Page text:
NONTUBERCULOUS MYCOBACTERIAL DISEASE

These naturally-occurring organisms found in soil and water.

NTM lung infection occurs when a person inhales the organism from their environment.

  • Most people do not become ill; for some susceptible individuals, a slowly progressive and destructive disease can occur.
    • Can become chronic and require ongoing treatment. Some patients, however, do not require treatment for their less severe infections.
    • Treatment of NTM requires antibiotics for 1 to 2 years.

Risk factors for the disease:

  • Age: Older individuals more susceptible.
  • Lung disease i.e. COPD or brochiectasis
  • Slender Caucasian women
  • Weak immune system: Due to certain conditions that alter the immune system i.e. Sjogren’s disease and rheumatoid arthritis; Certain drugs, such as steroids, may affect the immune system as well.
  • Esophageal disorders: Acid reflux (GERD) and other disorders of the esophagus can increase the risk of NTM lung disease due to spillage of gastric contents into the lung.
  • Environment: Exposure to NTM in our environment can result in infection. High-risk sources include indoor hot tubs and pools and exposure to soil.

The symptom can vary from no symptoms to severe cough, fatigue, and weight loss.

The more severe the infection, the higher the likelihood of the manifestation of symptoms.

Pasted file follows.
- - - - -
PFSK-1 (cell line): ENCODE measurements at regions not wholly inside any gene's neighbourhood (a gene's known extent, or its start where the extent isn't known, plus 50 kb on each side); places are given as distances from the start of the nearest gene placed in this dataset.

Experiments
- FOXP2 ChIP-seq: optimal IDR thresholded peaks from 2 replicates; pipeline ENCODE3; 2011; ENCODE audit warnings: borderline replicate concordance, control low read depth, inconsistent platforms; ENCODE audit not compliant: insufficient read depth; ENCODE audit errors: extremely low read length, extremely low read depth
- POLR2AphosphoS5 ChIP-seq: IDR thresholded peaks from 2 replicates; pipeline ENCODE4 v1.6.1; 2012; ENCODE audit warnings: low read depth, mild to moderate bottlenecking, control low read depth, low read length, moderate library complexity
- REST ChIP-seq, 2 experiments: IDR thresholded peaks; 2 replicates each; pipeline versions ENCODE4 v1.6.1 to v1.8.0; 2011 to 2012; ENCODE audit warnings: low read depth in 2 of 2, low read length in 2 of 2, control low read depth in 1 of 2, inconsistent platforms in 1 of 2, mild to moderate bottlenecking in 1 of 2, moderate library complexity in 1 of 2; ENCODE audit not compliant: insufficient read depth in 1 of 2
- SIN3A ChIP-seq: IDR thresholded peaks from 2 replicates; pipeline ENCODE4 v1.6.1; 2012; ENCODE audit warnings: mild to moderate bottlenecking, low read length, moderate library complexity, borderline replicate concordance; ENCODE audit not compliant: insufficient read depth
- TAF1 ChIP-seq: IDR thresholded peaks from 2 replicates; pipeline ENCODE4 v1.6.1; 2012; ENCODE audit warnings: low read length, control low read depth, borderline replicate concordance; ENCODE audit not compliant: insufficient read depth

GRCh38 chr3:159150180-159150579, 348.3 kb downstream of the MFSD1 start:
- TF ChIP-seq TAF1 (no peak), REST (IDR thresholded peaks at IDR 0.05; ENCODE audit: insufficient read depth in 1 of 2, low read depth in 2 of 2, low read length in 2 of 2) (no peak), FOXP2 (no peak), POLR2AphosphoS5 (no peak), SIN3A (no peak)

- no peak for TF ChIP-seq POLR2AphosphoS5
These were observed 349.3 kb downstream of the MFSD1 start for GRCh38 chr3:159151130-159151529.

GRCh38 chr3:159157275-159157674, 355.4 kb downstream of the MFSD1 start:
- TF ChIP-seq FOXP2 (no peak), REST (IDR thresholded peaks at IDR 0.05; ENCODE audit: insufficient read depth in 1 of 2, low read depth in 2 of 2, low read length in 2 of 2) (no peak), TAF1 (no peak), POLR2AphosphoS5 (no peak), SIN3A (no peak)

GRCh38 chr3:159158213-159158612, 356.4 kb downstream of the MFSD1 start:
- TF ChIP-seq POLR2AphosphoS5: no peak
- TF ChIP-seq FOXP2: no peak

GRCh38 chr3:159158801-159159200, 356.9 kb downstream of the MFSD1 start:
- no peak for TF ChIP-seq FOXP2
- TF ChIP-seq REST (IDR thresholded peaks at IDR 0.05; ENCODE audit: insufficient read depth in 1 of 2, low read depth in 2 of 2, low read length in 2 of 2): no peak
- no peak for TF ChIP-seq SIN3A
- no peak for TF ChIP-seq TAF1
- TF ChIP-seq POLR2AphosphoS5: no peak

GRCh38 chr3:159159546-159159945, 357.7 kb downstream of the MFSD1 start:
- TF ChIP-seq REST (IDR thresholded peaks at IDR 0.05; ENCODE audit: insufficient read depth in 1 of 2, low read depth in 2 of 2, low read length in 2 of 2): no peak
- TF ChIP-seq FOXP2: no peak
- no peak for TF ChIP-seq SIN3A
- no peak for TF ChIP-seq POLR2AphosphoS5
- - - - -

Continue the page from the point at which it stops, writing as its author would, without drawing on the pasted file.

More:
Symptoms of NTM lung disease can be divided into two categories: lung symptoms and body symptoms.

Most common respiratory symptoms:

  • Cough that won’t go away
  • Coughing up blood (hemoptysis)
  • Shortness of breath during activity

Other symptoms:

  • Fatigue
  • Low-grade fever
  • Night sweats
  • Weight loss

DIAGNOSIS

  • Physician may do/request:
    • History & Physical Exam
    • Other Additional tests such as:
      • Computed tomography (CT) scan
      • Sputum culture

 

RECOMMENDED MEDICATIONS

NTM are relatively resistant to antibiotics and can become more resistant if only one antibiotic is used to treat the infection.

  • Effective treatment requires two to three drugs: the exact drug and combination of drugs depending on the NTM species involved, how bad the infection is, and results of drug susceptibility testing. Treatment should continue until the respiratory culture results have been negative for at least 12 months.
    • MAC and M kansasii (most common causes): three drugs given either 3 days a week or daily, depending on the severity of disease.
    • M abscessus: One or two IV drugs with oral and sometimes inhaled antibiotics for several months.
      • more complicated and associated with poorer treatment outcomes compared with MAC and M kansasii.

Surgery may be required for removal of the most damaged lung parts.

  • Should be considered after consultation with related experts.

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